This measurement is obtained by calculating a price index for the cost of living in different cities. These scores are called Cost of Living Index Score, a "relative indicator of consumer goods prices, including groceries, restaurants, transportation and utilities," excluding the cost of rent or mortgages. These indices are relative to New York City (NYC), which means that for New York City each index is 100 percent. If another city has, for example, a cost of living score of 115, that means that the cost of living in that city is 15 percent more expensive than in NYC. If a city has a cost of living score of 75, that means that the cost of living in that city rents is 25 percent less expensive than in NYC.
The cities are ranked in the Cost of Living Index Ranking (Numbeo) from 1 to 65, from high to low, based on their overall cost of living score. This means that cities with higher cost of living scores have lower numbers on the ranking scale. For example, New York City is ranked number one for having the highest total score; Indianapolis has a cost of living score 25 percent lower than New York City and has a ranking of 31.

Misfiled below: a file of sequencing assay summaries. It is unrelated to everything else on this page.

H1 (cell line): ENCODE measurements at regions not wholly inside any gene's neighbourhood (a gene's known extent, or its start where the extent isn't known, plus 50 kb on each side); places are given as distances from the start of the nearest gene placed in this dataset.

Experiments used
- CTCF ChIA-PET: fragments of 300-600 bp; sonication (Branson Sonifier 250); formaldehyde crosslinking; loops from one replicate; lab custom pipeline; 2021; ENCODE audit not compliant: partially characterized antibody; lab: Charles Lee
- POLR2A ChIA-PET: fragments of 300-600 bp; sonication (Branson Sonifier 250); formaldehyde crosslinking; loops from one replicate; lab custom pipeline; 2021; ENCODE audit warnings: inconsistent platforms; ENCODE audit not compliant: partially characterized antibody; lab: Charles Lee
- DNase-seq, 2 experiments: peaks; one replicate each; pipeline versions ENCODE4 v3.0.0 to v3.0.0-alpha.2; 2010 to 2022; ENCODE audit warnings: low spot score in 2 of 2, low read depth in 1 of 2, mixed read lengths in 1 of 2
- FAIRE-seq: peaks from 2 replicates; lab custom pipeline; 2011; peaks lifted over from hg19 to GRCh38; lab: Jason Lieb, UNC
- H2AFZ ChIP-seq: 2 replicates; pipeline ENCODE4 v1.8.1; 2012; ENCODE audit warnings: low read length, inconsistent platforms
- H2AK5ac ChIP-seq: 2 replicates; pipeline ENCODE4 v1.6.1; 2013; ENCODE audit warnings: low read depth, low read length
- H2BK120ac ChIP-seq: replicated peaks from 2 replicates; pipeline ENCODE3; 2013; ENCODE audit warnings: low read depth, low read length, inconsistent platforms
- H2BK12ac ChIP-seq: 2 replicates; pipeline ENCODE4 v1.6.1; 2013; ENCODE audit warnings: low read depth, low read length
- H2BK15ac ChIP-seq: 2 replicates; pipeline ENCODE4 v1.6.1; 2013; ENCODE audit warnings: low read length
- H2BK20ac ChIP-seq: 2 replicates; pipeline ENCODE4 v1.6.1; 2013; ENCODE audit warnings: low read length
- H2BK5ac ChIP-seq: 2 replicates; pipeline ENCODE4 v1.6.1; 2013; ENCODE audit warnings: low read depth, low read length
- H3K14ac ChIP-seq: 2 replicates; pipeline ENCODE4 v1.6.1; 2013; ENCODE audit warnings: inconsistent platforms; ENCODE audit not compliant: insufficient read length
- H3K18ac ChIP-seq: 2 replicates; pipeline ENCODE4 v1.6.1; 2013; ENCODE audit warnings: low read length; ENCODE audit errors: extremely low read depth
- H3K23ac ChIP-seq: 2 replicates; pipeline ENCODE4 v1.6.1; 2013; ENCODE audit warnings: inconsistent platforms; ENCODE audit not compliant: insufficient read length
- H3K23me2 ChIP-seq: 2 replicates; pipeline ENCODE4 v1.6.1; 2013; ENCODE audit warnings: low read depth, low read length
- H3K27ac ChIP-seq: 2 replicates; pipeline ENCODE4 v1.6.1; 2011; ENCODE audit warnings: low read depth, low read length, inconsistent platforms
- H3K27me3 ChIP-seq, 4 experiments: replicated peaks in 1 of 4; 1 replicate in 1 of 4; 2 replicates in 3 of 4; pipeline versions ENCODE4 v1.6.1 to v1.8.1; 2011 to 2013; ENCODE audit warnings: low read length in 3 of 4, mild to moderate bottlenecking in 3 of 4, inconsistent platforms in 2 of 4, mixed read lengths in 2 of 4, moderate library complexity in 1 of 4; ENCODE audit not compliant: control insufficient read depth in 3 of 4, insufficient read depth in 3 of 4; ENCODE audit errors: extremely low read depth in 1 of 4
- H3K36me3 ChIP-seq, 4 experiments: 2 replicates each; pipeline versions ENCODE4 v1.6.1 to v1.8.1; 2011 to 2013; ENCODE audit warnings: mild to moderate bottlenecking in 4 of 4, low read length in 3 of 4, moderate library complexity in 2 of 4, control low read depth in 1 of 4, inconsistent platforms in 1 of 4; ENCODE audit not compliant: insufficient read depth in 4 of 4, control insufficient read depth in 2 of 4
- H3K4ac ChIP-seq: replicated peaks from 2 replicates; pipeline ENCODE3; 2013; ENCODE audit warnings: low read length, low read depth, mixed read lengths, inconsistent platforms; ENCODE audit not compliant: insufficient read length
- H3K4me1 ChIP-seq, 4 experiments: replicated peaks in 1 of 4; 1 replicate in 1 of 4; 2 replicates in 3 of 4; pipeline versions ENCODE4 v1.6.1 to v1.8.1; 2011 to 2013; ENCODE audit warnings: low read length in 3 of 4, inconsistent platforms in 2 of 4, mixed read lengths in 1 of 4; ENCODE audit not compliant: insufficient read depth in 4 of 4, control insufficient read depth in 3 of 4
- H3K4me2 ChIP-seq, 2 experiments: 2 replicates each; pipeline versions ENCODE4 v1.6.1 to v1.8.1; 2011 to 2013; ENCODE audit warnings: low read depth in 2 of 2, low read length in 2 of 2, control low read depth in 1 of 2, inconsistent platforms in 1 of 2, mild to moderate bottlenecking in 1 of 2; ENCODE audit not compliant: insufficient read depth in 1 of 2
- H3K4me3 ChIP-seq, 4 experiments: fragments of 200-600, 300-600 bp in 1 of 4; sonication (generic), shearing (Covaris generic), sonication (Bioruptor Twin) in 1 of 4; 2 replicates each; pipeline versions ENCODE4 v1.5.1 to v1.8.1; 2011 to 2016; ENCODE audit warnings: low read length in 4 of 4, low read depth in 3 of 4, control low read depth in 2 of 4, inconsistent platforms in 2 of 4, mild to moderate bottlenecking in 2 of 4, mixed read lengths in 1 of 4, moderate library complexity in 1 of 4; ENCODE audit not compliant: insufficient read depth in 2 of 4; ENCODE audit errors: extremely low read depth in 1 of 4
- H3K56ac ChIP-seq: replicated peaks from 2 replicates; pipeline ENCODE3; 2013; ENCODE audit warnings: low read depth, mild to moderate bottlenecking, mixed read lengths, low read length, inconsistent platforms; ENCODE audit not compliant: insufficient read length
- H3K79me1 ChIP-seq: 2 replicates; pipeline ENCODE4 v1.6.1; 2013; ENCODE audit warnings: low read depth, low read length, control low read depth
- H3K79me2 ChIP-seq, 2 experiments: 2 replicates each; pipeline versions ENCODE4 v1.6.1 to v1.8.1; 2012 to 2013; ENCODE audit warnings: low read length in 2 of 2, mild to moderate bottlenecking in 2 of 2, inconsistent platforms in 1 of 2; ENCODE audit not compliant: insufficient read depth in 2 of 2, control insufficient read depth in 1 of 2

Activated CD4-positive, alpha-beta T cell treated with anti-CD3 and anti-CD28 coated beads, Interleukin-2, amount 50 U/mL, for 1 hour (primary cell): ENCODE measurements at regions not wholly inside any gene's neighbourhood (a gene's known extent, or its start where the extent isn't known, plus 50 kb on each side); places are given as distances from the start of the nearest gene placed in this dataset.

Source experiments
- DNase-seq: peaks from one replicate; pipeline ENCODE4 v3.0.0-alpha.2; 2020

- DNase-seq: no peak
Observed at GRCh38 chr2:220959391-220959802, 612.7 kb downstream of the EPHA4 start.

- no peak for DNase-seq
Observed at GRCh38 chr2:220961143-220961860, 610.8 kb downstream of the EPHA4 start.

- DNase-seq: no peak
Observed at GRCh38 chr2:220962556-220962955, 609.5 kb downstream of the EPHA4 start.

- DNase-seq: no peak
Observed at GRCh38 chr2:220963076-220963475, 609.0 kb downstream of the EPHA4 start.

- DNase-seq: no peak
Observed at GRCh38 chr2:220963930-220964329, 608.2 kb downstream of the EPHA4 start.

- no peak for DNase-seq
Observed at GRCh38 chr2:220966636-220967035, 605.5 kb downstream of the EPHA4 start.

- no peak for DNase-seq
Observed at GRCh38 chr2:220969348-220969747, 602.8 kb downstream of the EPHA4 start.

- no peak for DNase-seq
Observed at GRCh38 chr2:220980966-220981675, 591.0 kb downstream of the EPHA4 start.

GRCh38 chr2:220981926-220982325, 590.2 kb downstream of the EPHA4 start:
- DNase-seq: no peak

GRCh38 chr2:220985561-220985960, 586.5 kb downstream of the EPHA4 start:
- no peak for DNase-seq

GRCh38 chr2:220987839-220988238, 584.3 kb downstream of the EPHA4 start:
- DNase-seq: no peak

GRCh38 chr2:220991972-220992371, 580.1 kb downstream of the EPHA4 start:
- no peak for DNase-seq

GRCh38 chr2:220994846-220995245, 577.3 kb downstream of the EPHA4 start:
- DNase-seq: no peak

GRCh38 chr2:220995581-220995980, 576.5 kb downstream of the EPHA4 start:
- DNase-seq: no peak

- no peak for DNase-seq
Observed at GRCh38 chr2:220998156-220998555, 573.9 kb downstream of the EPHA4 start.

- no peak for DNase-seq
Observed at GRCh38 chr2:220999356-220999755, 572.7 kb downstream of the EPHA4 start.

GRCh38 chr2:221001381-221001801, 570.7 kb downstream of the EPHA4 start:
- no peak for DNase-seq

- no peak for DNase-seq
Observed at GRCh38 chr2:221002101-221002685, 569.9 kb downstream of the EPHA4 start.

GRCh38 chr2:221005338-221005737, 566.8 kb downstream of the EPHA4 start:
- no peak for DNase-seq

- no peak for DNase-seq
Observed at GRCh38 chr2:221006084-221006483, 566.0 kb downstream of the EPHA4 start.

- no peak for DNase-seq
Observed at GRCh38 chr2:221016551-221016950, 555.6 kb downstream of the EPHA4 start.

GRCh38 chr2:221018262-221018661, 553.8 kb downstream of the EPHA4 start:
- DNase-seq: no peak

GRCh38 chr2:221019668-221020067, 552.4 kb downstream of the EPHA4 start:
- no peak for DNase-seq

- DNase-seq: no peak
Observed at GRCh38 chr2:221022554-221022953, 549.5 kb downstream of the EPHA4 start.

Note: Cost of living data is not available for all 75 cities that TIA uses in its reports and on this website. Some cities do not have their scores listed every year.